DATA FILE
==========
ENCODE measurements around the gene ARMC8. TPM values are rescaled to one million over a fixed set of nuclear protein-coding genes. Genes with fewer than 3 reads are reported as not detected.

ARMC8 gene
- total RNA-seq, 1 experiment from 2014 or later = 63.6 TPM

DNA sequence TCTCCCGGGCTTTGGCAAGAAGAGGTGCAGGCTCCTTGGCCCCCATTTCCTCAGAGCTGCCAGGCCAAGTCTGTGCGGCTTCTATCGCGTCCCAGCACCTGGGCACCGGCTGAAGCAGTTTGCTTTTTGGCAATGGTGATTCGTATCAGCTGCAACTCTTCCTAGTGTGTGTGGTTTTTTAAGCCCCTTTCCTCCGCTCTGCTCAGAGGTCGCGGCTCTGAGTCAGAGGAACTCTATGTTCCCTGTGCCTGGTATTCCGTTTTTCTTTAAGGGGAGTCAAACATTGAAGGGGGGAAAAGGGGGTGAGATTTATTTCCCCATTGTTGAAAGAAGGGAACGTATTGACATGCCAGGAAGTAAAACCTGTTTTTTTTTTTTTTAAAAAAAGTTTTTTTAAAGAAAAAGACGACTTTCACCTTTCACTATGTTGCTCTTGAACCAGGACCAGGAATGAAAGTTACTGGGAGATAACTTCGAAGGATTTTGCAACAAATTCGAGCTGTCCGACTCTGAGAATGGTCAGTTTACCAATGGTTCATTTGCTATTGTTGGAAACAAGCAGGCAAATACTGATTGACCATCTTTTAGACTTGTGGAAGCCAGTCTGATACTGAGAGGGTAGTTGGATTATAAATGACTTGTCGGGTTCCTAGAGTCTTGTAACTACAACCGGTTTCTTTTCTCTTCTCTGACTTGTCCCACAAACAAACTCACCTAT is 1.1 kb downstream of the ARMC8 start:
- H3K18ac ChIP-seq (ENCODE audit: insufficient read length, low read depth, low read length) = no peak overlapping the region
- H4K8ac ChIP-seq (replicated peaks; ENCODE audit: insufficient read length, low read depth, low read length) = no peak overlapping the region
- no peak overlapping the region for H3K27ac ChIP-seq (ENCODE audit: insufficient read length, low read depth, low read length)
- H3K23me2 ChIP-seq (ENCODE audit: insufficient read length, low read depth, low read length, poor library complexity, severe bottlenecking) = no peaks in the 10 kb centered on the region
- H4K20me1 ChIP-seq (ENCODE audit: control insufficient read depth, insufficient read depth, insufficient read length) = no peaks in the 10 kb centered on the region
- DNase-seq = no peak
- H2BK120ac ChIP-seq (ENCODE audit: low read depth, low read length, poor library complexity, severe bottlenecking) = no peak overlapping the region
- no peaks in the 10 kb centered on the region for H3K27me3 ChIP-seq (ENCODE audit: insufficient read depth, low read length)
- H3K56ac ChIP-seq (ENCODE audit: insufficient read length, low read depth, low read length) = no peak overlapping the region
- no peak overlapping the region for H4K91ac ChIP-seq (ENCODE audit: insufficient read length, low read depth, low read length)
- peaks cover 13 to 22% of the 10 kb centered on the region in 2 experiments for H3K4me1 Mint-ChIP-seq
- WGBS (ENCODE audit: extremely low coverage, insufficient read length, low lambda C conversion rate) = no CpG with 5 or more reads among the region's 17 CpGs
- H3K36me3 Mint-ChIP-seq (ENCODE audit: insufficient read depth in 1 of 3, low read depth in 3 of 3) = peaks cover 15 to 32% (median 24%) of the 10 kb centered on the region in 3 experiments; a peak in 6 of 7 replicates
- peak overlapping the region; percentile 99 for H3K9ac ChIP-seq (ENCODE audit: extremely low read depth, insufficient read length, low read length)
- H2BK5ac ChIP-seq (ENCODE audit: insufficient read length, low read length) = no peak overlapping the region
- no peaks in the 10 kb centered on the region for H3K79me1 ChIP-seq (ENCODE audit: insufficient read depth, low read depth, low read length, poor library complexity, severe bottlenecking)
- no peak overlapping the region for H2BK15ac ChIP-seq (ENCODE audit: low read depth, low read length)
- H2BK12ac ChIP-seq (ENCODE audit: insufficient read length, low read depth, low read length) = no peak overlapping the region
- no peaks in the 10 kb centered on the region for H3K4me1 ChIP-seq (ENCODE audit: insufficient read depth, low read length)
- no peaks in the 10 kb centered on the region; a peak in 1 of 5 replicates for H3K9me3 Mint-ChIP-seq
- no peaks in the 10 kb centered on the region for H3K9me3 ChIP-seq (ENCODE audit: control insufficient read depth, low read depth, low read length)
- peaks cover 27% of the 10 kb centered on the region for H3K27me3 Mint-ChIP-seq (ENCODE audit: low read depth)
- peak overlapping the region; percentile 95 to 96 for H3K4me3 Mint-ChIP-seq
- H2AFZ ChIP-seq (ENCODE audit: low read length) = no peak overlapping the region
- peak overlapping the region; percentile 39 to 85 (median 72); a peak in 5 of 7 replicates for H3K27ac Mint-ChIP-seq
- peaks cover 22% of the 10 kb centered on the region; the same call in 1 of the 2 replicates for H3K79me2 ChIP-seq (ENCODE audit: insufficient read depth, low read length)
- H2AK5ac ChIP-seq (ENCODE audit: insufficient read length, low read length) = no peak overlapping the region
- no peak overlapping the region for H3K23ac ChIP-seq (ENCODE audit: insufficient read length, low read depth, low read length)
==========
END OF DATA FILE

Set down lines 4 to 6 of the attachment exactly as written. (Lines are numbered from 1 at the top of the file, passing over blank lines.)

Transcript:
DNA sequence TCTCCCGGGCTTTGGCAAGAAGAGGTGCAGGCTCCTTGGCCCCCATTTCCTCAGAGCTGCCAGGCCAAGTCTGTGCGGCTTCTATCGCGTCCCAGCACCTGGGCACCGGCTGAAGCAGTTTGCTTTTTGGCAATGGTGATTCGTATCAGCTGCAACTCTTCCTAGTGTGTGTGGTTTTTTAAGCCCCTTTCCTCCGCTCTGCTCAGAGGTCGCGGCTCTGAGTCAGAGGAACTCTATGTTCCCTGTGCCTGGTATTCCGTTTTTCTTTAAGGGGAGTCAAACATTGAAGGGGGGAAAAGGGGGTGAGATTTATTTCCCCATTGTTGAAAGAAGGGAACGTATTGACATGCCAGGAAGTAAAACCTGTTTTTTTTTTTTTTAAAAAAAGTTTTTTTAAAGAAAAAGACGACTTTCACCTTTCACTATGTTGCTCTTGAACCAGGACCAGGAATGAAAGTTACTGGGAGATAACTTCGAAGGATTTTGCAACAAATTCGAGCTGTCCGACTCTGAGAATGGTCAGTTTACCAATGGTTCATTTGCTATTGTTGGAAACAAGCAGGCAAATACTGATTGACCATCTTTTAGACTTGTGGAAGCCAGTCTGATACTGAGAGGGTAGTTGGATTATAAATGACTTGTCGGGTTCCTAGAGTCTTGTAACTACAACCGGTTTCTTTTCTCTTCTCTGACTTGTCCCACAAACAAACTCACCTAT is 1.1 kb downstream of the ARMC8 start:
- H3K18ac ChIP-seq (ENCODE audit: insufficient read length, low read depth, low read length) = no peak overlapping the region
- H4K8ac ChIP-seq (replicated peaks; ENCODE audit: insufficient read length, low read depth, low read length) = no peak overlapping the region